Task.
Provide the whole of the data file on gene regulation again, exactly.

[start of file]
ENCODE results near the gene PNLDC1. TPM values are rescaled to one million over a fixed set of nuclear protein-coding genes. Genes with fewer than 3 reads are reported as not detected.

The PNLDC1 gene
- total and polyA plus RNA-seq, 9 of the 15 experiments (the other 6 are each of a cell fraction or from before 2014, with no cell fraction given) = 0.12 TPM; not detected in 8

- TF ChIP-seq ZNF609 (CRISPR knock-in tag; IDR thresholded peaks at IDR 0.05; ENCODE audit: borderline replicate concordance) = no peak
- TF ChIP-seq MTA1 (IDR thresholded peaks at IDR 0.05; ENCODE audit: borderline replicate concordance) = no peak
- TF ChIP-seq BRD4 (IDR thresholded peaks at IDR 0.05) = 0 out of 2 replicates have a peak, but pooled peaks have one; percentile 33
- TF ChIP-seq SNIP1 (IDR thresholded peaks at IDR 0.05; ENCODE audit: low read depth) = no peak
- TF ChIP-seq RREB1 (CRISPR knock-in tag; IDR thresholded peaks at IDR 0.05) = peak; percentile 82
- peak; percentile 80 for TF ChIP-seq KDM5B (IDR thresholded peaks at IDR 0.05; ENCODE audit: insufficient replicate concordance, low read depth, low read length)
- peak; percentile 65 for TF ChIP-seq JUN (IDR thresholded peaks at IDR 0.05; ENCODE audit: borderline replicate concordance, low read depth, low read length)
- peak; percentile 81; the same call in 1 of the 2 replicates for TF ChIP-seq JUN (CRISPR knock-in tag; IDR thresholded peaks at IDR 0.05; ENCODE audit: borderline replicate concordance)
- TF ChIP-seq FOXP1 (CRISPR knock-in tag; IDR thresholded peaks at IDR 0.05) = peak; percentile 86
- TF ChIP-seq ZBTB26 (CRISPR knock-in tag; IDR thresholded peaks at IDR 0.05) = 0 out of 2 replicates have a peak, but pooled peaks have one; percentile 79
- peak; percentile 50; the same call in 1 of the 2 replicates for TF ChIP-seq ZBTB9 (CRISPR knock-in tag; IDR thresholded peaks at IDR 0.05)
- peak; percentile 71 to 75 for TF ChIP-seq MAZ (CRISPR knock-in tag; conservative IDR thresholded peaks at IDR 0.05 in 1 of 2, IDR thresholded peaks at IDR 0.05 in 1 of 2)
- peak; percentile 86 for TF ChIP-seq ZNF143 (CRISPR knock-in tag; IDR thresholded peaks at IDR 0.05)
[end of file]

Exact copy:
ENCODE results near the gene PNLDC1. TPM values are rescaled to one million over a fixed set of nuclear protein-coding genes. Genes with fewer than 3 reads are reported as not detected.

The PNLDC1 gene
- total and polyA plus RNA-seq, 9 of the 15 experiments (the other 6 are each of a cell fraction or from before 2014, with no cell fraction given) = 0.12 TPM; not detected in 8

- TF ChIP-seq ZNF609 (CRISPR knock-in tag; IDR thresholded peaks at IDR 0.05; ENCODE audit: borderline replicate concordance) = no peak
- TF ChIP-seq MTA1 (IDR thresholded peaks at IDR 0.05; ENCODE audit: borderline replicate concordance) = no peak
- TF ChIP-seq BRD4 (IDR thresholded peaks at IDR 0.05) = 0 out of 2 replicates have a peak, but pooled peaks have one; percentile 33
- TF ChIP-seq SNIP1 (IDR thresholded peaks at IDR 0.05; ENCODE audit: low read depth) = no peak
- TF ChIP-seq RREB1 (CRISPR knock-in tag; IDR thresholded peaks at IDR 0.05) = peak; percentile 82
- peak; percentile 80 for TF ChIP-seq KDM5B (IDR thresholded peaks at IDR 0.05; ENCODE audit: insufficient replicate concordance, low read depth, low read length)
- peak; percentile 65 for TF ChIP-seq JUN (IDR thresholded peaks at IDR 0.05; ENCODE audit: borderline replicate concordance, low read depth, low read length)
- peak; percentile 81; the same call in 1 of the 2 replicates for TF ChIP-seq JUN (CRISPR knock-in tag; IDR thresholded peaks at IDR 0.05; ENCODE audit: borderline replicate concordance)
- TF ChIP-seq FOXP1 (CRISPR knock-in tag; IDR thresholded peaks at IDR 0.05) = peak; percentile 86
- TF ChIP-seq ZBTB26 (CRISPR knock-in tag; IDR thresholded peaks at IDR 0.05) = 0 out of 2 replicates have a peak, but pooled peaks have one; percentile 79
- peak; percentile 50; the same call in 1 of the 2 replicates for TF ChIP-seq ZBTB9 (CRISPR knock-in tag; IDR thresholded peaks at IDR 0.05)
- peak; percentile 71 to 75 for TF ChIP-seq MAZ (CRISPR knock-in tag; conservative IDR thresholded peaks at IDR 0.05 in 1 of 2, IDR thresholded peaks at IDR 0.05 in 1 of 2)
- peak; percentile 86 for TF ChIP-seq ZNF143 (CRISPR knock-in tag; IDR thresholded peaks at IDR 0.05)